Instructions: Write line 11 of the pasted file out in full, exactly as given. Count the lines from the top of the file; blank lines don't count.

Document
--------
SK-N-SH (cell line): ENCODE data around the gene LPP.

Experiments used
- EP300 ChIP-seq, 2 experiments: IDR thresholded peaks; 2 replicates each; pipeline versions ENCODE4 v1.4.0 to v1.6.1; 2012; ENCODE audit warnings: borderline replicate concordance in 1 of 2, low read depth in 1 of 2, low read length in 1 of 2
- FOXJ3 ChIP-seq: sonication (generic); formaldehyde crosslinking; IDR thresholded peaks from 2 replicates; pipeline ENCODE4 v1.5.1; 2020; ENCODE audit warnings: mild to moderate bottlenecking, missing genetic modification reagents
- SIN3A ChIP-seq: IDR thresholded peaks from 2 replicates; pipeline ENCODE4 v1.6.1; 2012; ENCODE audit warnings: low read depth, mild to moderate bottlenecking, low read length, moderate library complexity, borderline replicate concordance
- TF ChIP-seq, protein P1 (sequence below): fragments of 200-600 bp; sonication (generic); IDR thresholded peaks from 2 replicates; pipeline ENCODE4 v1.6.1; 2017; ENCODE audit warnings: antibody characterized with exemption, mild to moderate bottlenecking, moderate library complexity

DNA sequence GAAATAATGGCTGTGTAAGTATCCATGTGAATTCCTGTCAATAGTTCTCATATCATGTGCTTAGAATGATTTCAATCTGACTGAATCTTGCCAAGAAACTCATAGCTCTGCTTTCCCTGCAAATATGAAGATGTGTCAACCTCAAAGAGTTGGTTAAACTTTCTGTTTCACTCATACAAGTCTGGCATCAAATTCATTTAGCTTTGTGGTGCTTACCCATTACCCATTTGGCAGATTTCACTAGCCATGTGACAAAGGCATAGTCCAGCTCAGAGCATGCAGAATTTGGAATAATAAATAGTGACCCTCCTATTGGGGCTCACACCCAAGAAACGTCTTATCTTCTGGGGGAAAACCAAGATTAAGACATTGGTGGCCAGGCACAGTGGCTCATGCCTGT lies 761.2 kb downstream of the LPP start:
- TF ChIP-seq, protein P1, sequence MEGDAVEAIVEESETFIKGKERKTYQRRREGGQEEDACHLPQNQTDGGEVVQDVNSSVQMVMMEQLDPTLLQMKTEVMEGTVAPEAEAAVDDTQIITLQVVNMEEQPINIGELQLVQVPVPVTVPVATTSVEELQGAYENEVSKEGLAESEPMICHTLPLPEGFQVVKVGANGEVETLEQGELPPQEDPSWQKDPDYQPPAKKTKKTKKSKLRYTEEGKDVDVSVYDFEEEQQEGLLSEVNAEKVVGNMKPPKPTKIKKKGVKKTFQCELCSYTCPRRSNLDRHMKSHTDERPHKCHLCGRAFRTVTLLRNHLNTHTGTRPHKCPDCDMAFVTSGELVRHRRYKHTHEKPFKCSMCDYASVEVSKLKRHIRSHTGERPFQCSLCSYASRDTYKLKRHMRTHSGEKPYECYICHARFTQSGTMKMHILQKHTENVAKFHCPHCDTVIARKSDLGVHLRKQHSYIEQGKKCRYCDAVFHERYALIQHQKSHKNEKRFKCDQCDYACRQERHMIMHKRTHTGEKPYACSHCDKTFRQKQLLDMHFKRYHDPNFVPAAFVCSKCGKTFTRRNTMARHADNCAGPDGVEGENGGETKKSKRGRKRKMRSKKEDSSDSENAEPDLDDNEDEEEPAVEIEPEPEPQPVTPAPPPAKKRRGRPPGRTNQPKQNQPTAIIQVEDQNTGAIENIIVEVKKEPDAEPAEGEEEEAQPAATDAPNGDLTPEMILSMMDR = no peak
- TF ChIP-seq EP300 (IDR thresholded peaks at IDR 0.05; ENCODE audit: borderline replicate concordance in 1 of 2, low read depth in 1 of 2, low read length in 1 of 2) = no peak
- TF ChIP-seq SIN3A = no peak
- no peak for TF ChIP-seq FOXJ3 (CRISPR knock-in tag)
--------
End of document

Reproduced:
- no peak for TF ChIP-seq FOXJ3 (CRISPR knock-in tag)